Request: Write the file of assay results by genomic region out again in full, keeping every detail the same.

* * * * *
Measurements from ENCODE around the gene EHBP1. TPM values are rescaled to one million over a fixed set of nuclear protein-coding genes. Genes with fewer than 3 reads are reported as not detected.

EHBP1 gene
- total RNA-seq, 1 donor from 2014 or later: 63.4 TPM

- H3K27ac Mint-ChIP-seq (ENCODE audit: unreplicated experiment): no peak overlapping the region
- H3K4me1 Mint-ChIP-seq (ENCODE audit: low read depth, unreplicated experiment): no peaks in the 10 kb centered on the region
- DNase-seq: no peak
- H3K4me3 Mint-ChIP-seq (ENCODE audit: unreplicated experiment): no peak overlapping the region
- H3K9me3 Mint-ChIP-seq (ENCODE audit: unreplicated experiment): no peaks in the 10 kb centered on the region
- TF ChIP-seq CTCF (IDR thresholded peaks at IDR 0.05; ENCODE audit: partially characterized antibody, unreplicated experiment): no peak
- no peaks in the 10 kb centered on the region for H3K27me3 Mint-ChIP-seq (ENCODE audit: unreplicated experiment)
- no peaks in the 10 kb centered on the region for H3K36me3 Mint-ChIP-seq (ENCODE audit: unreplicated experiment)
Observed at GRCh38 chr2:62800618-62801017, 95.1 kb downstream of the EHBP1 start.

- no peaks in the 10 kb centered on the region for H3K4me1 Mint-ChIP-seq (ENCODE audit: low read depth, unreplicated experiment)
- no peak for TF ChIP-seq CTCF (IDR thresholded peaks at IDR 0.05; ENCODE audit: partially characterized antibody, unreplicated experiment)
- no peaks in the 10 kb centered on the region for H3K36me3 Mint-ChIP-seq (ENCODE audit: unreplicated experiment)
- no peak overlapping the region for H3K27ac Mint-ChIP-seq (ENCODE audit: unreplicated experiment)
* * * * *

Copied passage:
Measurements from ENCODE around the gene EHBP1. TPM values are rescaled to one million over a fixed set of nuclear protein-coding genes. Genes with fewer than 3 reads are reported as not detected.

EHBP1 gene
- total RNA-seq, 1 donor from 2014 or later: 63.4 TPM

- H3K27ac Mint-ChIP-seq (ENCODE audit: unreplicated experiment): no peak overlapping the region
- H3K4me1 Mint-ChIP-seq (ENCODE audit: low read depth, unreplicated experiment): no peaks in the 10 kb centered on the region
- DNase-seq: no peak
- H3K4me3 Mint-ChIP-seq (ENCODE audit: unreplicated experiment): no peak overlapping the region
- H3K9me3 Mint-ChIP-seq (ENCODE audit: unreplicated experiment): no peaks in the 10 kb centered on the region
- TF ChIP-seq CTCF (IDR thresholded peaks at IDR 0.05; ENCODE audit: partially characterized antibody, unreplicated experiment): no peak
- no peaks in the 10 kb centered on the region for H3K27me3 Mint-ChIP-seq (ENCODE audit: unreplicated experiment)
- no peaks in the 10 kb centered on the region for H3K36me3 Mint-ChIP-seq (ENCODE audit: unreplicated experiment)
Observed at GRCh38 chr2:62800618-62801017, 95.1 kb downstream of the EHBP1 start.

- no peaks in the 10 kb centered on the region for H3K4me1 Mint-ChIP-seq (ENCODE audit: low read depth, unreplicated experiment)
- no peak for TF ChIP-seq CTCF (IDR thresholded peaks at IDR 0.05; ENCODE audit: partially characterized antibody, unreplicated experiment)
- no peaks in the 10 kb centered on the region for H3K36me3 Mint-ChIP-seq (ENCODE audit: unreplicated experiment)
- no peak overlapping the region for H3K27ac Mint-ChIP-seq (ENCODE audit: unreplicated experiment)